Germany's process of confrontation with Holocaust

The debate on “confrontation” is heated again after Bundestag's Armenian Genocide resolution. Germany is one of the remarkable countries in terms of reckoning and we talked to Prof. Nora Şeni from Paris VIII University about Germany's process of confrontation with Holocaust and what Turkey should do in order to confront with 1915.

How and when did Germany's process of confrontation with Holocaust start?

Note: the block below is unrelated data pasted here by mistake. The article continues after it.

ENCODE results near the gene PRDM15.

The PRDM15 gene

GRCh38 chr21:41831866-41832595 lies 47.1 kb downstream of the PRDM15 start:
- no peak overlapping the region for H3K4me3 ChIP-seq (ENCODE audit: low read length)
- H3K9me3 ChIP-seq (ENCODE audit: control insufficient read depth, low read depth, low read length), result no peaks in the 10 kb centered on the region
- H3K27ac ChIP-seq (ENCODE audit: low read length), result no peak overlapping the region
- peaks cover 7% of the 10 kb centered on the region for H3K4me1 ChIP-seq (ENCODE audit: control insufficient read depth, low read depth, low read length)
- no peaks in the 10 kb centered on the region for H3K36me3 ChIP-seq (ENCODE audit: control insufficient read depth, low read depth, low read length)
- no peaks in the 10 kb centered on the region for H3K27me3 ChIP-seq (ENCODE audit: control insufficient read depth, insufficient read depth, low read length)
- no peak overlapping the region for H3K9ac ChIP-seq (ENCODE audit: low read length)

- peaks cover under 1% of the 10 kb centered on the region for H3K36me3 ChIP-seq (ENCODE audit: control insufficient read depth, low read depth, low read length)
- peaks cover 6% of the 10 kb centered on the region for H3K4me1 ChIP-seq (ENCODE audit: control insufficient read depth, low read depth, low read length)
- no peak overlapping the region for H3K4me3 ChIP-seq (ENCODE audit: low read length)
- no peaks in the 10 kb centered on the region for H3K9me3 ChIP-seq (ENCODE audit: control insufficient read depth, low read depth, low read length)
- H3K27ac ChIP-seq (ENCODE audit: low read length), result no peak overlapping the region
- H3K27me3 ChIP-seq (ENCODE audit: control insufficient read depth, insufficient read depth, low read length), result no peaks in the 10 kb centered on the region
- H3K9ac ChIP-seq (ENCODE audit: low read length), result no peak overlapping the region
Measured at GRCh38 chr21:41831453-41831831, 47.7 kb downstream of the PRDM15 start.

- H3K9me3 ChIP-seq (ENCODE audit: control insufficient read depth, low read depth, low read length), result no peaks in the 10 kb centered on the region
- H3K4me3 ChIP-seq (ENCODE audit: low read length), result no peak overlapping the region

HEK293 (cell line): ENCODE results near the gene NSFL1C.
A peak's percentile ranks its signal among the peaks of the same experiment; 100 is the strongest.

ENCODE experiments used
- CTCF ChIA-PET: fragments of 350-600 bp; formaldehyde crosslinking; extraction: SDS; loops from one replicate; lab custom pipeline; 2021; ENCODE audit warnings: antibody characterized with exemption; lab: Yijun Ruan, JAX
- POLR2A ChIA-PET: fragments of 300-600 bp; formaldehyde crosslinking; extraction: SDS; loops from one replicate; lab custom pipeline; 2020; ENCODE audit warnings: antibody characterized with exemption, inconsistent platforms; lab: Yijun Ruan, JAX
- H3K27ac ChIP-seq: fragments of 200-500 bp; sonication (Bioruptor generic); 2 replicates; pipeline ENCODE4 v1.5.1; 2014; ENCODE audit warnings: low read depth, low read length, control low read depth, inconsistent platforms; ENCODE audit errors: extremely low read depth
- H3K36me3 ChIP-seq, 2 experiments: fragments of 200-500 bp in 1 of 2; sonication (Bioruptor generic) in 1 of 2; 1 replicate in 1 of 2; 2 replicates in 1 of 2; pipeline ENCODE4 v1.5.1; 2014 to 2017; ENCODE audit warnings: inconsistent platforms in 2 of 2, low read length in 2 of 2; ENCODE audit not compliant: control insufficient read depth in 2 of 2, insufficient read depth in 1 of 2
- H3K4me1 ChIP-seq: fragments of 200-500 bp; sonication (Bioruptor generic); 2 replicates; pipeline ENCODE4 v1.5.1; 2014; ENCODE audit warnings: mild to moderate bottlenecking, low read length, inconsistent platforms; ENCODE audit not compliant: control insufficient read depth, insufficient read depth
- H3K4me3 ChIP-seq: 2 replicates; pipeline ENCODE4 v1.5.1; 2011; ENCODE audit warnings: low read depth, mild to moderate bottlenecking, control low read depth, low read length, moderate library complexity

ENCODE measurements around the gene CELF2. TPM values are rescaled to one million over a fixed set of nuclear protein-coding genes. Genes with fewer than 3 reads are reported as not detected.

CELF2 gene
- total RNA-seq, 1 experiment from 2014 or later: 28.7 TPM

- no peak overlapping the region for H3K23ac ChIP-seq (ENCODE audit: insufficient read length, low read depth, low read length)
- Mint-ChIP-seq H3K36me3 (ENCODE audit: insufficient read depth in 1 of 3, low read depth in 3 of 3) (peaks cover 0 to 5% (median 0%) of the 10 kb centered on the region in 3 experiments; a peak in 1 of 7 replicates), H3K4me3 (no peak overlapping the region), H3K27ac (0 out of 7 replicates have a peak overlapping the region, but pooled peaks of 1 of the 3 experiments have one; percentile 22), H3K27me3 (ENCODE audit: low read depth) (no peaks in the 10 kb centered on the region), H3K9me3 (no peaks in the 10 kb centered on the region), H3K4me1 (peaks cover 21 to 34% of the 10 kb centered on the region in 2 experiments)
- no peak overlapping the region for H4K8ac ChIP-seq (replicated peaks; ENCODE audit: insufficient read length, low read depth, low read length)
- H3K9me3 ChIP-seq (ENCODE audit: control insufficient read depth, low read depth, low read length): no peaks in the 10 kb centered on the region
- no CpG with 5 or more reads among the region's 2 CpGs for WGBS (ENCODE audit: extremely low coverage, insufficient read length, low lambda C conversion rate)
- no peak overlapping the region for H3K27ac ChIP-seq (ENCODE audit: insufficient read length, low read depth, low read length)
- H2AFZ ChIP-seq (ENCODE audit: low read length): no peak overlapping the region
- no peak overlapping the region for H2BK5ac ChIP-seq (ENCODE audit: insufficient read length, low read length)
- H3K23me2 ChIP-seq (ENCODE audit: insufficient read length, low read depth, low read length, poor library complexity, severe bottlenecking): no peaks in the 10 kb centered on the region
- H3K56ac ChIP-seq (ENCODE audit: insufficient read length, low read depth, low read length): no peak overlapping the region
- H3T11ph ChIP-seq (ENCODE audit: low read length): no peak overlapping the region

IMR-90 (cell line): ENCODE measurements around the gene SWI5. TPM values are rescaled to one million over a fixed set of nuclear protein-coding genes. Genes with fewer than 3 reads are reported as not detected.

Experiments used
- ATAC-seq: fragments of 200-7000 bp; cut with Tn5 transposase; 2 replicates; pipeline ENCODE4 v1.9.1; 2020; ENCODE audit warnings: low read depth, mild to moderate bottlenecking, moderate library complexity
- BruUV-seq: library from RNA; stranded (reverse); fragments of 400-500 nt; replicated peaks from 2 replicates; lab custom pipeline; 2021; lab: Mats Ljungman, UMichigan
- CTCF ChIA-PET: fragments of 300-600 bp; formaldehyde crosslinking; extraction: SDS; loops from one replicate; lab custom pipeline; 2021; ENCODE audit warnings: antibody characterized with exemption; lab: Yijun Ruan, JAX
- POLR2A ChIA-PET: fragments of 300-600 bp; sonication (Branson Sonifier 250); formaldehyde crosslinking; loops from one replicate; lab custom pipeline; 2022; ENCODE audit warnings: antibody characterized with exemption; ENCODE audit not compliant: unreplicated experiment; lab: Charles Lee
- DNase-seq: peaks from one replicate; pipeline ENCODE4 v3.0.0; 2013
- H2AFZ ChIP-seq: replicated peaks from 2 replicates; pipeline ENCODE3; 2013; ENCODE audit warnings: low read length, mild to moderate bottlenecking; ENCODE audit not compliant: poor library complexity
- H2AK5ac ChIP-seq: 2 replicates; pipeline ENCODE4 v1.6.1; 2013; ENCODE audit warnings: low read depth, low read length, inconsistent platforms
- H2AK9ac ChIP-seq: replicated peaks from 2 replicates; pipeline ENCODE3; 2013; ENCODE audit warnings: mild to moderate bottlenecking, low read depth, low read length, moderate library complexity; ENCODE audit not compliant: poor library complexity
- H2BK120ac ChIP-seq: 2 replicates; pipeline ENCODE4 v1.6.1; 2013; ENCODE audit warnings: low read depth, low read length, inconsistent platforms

There were different stages in Germany's confrontation. In order to follow those stages, we should remember the “never again” motive, which had been prevailed in Europe after World War II. This is a slogan which expresses the horror in the face of the devastation caused by war and the brutality that reached its peak in Holocaust. It expresses the doubt about one's own humanity and civilization. It has a determination for not letting something like this happen “again”; so, the constitution and preservation of “peace” and “social harmony” became the baseline of European political mentality after World War II. In the aftermath of the war, Europe had chosen formal democracy, which was considered as the guarantee of peace and the best regime for constituting social harmony, and stuck to it heart and soul. In this way, Europe broadened the political sphere and increased the participation (though the determination expressed by “never again” slogan couldn't have prevented Rwanda and Srebrenica genocides). The legal and political order and institutions formed in Europe after 1945 are compatible to this mentality. One of the necessities of this mentality is not to prevent the expression of memory and plurality of memories (even if they are rivals). With a Freudian orientation, it was accepted that oppressed memories would prevent a democratic and harmonious society.